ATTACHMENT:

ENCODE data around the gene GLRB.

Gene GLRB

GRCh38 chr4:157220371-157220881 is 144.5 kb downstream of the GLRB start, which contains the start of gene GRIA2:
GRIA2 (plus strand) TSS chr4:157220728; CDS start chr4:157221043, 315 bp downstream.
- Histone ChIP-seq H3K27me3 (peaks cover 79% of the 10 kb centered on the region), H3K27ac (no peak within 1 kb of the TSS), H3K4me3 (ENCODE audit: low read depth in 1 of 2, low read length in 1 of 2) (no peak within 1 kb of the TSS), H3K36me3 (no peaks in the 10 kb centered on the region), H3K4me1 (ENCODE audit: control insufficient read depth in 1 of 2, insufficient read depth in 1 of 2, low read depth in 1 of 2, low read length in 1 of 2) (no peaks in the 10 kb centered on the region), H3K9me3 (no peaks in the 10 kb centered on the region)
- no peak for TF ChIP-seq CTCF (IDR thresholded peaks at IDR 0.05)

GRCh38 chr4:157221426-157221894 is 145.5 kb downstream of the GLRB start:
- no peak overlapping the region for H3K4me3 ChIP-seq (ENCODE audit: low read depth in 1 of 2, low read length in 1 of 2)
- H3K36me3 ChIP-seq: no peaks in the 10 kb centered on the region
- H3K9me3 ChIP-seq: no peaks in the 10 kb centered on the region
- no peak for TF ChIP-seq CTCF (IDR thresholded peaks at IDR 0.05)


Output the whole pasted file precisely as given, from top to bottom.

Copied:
ENCODE data around the gene GLRB.

Gene GLRB

GRCh38 chr4:157220371-157220881 is 144.5 kb downstream of the GLRB start, which contains the start of gene GRIA2:
GRIA2 (plus strand) TSS chr4:157220728; CDS start chr4:157221043, 315 bp downstream.
- Histone ChIP-seq H3K27me3 (peaks cover 79% of the 10 kb centered on the region), H3K27ac (no peak within 1 kb of the TSS), H3K4me3 (ENCODE audit: low read depth in 1 of 2, low read length in 1 of 2) (no peak within 1 kb of the TSS), H3K36me3 (no peaks in the 10 kb centered on the region), H3K4me1 (ENCODE audit: control insufficient read depth in 1 of 2, insufficient read depth in 1 of 2, low read depth in 1 of 2, low read length in 1 of 2) (no peaks in the 10 kb centered on the region), H3K9me3 (no peaks in the 10 kb centered on the region)
- no peak for TF ChIP-seq CTCF (IDR thresholded peaks at IDR 0.05)

GRCh38 chr4:157221426-157221894 is 145.5 kb downstream of the GLRB start:
- no peak overlapping the region for H3K4me3 ChIP-seq (ENCODE audit: low read depth in 1 of 2, low read length in 1 of 2)
- H3K36me3 ChIP-seq: no peaks in the 10 kb centered on the region
- H3K9me3 ChIP-seq: no peaks in the 10 kb centered on the region
- no peak for TF ChIP-seq CTCF (IDR thresholded peaks at IDR 0.05)